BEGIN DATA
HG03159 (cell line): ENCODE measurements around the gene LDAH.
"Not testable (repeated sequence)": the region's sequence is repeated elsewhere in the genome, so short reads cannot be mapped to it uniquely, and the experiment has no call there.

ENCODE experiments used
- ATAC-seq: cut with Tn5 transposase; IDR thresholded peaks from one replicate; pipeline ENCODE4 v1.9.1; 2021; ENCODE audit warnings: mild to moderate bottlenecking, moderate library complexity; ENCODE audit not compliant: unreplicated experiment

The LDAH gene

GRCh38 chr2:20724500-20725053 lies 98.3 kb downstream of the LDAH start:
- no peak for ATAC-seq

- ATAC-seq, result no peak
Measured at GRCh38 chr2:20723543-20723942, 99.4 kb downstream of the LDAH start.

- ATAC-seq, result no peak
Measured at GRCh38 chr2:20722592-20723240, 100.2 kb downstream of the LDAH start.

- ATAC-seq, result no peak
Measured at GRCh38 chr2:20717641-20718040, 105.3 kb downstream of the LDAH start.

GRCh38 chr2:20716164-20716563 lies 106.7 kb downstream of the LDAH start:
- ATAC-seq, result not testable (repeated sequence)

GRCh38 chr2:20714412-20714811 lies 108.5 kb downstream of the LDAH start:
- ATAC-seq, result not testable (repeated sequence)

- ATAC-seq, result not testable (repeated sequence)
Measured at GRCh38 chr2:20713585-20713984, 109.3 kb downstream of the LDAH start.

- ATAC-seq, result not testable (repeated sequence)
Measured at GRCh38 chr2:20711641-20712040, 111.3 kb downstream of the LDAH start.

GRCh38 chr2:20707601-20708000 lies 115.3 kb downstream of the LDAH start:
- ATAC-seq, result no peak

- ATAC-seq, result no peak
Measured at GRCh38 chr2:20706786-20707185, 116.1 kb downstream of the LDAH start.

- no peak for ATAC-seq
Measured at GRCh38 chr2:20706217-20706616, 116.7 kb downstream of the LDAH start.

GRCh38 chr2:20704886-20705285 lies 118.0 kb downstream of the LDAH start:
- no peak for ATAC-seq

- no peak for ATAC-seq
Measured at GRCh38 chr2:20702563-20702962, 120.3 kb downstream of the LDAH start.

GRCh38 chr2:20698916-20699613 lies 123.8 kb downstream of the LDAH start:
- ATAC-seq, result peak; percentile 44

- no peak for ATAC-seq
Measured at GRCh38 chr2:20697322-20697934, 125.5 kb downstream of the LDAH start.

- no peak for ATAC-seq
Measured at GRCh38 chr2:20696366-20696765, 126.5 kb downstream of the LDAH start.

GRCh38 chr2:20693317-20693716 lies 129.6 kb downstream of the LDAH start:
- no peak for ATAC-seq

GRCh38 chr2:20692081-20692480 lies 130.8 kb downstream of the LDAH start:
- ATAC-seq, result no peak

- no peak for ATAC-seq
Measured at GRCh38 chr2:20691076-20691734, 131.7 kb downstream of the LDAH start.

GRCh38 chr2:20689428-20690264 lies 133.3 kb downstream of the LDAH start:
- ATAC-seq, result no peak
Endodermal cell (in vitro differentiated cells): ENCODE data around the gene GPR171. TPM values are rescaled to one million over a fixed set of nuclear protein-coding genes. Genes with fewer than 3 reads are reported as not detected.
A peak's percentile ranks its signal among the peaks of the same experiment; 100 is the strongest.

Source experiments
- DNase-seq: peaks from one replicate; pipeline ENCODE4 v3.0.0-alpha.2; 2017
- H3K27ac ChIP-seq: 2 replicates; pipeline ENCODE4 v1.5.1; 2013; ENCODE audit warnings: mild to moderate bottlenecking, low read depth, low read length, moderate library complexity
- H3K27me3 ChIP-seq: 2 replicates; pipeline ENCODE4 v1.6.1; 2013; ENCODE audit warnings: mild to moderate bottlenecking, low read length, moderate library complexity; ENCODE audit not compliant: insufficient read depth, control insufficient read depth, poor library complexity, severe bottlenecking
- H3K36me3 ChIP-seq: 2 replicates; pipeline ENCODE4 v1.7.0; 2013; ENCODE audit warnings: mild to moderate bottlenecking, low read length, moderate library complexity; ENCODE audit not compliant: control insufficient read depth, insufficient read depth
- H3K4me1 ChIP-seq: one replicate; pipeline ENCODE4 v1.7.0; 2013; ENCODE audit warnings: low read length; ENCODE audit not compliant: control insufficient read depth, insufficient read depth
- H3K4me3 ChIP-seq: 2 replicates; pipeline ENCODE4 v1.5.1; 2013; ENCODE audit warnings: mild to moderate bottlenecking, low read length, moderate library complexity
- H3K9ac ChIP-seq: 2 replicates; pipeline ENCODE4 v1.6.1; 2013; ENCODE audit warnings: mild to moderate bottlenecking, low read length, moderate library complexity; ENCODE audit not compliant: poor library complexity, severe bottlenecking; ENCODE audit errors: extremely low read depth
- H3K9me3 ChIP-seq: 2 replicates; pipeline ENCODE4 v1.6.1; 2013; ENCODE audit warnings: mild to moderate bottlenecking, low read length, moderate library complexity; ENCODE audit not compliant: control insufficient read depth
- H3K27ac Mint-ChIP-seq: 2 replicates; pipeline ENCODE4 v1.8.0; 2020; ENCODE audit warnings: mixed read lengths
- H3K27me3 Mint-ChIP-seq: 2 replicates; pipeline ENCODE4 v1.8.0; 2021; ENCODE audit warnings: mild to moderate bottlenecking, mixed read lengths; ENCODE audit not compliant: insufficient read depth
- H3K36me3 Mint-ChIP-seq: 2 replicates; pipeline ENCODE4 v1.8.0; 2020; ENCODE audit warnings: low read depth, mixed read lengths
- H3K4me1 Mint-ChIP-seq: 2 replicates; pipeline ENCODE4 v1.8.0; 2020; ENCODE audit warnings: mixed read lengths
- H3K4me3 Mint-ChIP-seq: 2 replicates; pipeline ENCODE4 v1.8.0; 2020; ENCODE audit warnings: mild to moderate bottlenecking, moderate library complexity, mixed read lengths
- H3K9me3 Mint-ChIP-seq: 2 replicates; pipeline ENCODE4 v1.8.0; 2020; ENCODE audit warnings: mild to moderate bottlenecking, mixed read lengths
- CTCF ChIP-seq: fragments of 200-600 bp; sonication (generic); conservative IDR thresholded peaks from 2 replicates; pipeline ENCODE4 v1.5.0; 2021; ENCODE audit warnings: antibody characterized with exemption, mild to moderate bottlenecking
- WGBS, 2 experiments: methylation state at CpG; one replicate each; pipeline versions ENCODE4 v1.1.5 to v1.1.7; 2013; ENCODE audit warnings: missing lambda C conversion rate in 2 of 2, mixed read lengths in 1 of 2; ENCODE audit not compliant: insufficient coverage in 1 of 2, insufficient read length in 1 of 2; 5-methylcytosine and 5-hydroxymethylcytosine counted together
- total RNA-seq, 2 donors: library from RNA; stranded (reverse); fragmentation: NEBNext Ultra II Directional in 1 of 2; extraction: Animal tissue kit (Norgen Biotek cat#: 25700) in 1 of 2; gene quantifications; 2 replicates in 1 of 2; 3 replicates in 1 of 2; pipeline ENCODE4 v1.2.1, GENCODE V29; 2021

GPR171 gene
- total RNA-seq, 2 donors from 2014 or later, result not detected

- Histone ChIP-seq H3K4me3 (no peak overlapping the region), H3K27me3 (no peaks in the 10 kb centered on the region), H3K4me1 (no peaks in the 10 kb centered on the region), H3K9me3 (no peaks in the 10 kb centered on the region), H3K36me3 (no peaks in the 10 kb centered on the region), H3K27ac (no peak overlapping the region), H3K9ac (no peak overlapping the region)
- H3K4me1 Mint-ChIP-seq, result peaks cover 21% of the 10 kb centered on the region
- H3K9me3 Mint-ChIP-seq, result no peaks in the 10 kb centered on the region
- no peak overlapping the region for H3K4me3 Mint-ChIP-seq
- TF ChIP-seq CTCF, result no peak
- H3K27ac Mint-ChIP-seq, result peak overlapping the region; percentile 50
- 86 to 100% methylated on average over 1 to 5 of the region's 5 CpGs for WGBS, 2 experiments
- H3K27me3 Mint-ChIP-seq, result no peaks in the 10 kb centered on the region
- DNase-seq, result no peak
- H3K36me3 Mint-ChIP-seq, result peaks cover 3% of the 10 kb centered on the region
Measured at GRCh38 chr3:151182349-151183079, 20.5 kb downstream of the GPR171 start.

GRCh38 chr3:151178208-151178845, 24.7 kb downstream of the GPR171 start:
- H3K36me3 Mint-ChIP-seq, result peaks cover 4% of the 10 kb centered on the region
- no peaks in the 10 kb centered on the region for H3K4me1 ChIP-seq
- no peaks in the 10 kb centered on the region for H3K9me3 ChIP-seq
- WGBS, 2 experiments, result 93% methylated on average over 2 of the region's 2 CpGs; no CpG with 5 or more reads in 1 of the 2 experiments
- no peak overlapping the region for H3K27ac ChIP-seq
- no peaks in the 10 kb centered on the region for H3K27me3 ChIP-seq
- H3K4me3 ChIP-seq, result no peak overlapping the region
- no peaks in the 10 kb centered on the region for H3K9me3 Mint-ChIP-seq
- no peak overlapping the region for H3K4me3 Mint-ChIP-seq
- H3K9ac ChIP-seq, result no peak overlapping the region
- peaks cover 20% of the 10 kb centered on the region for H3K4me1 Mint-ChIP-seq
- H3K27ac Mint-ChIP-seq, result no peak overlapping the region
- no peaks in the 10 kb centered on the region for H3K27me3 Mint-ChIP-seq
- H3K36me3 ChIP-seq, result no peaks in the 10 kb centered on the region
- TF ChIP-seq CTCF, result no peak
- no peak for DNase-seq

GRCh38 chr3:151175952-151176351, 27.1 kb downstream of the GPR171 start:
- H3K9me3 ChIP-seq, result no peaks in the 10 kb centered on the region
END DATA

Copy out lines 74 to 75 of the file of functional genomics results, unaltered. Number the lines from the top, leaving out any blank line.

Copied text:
- 86 to 100% methylated on average over 1 to 5 of the region's 5 CpGs for WGBS, 2 experiments
- H3K27me3 Mint-ChIP-seq, result no peaks in the 10 kb centered on the region